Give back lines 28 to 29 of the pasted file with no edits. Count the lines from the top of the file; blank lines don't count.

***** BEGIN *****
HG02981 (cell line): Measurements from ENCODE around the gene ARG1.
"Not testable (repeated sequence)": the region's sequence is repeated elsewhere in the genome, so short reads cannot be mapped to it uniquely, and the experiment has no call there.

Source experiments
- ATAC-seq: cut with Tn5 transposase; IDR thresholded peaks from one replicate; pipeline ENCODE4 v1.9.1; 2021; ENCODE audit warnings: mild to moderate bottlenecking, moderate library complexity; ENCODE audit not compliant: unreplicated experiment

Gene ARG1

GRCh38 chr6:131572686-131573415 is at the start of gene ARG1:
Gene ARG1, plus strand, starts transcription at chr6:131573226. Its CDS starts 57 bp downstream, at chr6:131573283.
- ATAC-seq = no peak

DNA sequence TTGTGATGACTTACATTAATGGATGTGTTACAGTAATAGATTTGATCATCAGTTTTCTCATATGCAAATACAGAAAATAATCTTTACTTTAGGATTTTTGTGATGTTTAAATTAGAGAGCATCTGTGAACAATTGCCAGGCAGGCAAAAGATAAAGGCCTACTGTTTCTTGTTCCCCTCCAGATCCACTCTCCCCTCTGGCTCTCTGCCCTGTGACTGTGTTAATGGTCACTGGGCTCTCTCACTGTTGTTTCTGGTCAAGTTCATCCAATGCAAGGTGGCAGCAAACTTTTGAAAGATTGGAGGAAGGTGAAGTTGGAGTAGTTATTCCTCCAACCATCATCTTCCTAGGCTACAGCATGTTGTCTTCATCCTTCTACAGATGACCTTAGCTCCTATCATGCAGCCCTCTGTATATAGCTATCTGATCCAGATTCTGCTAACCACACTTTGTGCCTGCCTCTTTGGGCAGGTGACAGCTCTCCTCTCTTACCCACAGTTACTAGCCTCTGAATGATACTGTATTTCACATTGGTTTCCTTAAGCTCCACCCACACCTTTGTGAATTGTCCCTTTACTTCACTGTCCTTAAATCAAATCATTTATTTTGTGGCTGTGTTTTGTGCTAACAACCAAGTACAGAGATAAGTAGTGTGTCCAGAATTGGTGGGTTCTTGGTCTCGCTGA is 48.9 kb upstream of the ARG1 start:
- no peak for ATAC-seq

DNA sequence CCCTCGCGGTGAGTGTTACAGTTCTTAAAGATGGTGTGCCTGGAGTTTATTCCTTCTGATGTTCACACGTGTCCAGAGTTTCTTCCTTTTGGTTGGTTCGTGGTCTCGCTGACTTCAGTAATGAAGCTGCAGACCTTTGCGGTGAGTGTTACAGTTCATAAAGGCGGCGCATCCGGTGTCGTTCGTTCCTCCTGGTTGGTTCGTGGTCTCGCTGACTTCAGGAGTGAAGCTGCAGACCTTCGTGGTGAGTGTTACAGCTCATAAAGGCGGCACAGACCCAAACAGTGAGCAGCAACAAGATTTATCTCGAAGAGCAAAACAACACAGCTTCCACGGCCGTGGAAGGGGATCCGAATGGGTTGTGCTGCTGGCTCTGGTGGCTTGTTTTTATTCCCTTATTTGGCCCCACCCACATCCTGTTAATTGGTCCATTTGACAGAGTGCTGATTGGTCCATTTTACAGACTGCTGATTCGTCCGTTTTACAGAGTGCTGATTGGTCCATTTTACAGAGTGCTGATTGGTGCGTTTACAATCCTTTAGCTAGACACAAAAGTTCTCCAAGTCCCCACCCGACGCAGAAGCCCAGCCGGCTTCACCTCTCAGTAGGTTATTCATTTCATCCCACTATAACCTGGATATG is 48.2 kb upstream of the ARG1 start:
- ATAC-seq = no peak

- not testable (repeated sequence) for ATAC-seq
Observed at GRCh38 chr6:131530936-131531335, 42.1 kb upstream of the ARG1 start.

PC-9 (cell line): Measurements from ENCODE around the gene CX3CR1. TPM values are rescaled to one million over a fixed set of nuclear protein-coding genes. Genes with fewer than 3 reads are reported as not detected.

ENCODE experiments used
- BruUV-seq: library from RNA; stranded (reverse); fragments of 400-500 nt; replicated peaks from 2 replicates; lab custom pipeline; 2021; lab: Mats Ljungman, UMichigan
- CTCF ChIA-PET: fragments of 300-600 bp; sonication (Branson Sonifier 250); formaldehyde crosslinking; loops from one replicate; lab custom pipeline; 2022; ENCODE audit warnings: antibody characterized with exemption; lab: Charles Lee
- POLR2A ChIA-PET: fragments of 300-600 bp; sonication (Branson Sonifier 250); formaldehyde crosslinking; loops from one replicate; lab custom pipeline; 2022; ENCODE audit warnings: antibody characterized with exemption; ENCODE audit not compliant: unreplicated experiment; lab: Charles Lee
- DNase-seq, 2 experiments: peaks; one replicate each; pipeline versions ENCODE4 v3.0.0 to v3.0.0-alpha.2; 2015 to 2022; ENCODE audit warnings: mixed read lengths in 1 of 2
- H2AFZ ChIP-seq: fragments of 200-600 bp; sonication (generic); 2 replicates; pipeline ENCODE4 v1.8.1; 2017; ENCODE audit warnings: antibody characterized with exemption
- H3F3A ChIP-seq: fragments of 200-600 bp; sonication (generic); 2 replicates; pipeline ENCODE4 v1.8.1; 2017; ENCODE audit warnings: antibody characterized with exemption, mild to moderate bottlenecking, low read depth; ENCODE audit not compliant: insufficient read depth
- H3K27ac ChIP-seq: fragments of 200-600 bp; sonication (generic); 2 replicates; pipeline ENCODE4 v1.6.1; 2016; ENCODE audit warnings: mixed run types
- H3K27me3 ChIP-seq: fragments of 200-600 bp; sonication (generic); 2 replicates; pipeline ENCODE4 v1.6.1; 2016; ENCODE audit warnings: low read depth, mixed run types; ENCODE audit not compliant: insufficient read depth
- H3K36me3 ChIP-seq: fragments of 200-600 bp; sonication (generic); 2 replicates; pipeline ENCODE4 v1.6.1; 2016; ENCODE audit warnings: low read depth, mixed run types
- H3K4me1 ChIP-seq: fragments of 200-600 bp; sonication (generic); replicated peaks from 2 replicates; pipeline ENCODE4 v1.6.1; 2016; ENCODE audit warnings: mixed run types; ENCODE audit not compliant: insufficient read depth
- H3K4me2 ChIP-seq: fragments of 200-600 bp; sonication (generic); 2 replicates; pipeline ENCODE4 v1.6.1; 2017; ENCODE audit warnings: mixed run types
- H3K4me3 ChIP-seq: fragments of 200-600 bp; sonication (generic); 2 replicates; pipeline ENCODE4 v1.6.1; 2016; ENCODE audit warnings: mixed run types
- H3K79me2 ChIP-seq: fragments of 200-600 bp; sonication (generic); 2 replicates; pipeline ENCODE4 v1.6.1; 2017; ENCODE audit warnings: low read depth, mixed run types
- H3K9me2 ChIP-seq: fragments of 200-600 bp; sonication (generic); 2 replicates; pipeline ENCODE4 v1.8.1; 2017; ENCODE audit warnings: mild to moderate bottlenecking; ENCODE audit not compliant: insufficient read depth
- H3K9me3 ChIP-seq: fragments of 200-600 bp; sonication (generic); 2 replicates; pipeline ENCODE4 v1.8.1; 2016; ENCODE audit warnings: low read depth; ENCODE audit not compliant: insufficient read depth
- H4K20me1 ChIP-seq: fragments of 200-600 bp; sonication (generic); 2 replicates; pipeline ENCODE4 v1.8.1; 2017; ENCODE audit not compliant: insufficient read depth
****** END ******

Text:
- H3K4me3 ChIP-seq: fragments of 200-600 bp; sonication (generic); 2 replicates; pipeline ENCODE4 v1.6.1; 2016; ENCODE audit warnings: mixed run types
- H3K79me2 ChIP-seq: fragments of 200-600 bp; sonication (generic); 2 replicates; pipeline ENCODE4 v1.6.1; 2017; ENCODE audit warnings: low read depth, mixed run types